Seven adult lions and two cubs rescued from a zoo in war-torn Ukraine are now residing at wildlife refuges in Colorado.
The lions were in southern Ukraine at the Biopark Zoo in Odesa, a port city on the Black Sea that has been heavily affected by the Russian war on Ukraine.
The lions arrived at the Wild Animal Sanctuary near Keenesburg, in Weld County, on Oct. 5. The cubs remained there, while the adults were transported the next day to the sanctuary’s extension property, the Wild Animal Refuge, in Springfield in southern Colorado.
“We wanted to get the lions out there as the war continued to escalate,” said Derek McCormick, the Wild Animal Sanctuary’s marketing manager.
At the beginning of the war, a variety of agencies, including the Global Federation of Animal Sanctuaries, Tigers in America and Warriors of Wildlife, worked to move the lions more than 600 miles through Ukraine, according to the Wild Animal Sanctuary. The big cats stayed at the Targu Mures Zoo in Romania for a couple of months while an emergency travel permit was approved.
“We are thankful we could get all the lions out in time and save them. That’s what matters,” said Pat Craig, executive director of the Wild Animal Sanctuary, in a news release. “They will live out the rest of their lives in pristine, large, natural habitats.”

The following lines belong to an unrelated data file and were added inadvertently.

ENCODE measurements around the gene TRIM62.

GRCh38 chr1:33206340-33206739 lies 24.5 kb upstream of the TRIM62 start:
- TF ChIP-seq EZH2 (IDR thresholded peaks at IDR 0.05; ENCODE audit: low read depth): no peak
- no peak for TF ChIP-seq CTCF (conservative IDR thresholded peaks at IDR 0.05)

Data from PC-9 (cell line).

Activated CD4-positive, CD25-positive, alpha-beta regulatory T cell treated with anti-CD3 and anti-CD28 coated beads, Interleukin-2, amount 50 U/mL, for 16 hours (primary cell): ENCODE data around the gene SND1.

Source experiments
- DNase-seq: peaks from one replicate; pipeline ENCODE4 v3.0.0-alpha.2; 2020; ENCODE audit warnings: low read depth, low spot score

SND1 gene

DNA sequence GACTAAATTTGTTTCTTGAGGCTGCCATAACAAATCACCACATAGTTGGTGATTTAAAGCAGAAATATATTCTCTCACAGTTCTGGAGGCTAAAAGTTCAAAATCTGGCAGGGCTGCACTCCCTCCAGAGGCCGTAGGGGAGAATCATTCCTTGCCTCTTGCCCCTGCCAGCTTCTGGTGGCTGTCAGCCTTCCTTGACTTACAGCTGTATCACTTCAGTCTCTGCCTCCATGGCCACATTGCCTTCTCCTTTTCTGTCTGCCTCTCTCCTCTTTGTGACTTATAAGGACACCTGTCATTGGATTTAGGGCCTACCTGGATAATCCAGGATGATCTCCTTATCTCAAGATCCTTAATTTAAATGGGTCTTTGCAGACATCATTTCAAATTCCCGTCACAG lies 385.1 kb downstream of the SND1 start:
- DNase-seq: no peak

Eleven lions were rescued, with nine transported to Colorado and the other two ending up at the Simbonga Game Reserve and Sanctuary in Eastern Cape, South Africa.
The Wild Animal Sanctuary is composed of three different sites: the 789-acre Keenesburg location, the 9,743-acre Springfield refuge and a 41-acre site in Boyd, Texas.
The refuge was acquired in 2018 when the Keenesburg site hit its capacity. The combined locations are home to more than 600 animals such as tigers, bears, wolves and lions. The nine new lions have settled in comfortably, McCormick said.
“They don’t have to do anything but be lions and live out the rest of their days here,” McCormick said. “This is their forever home.”
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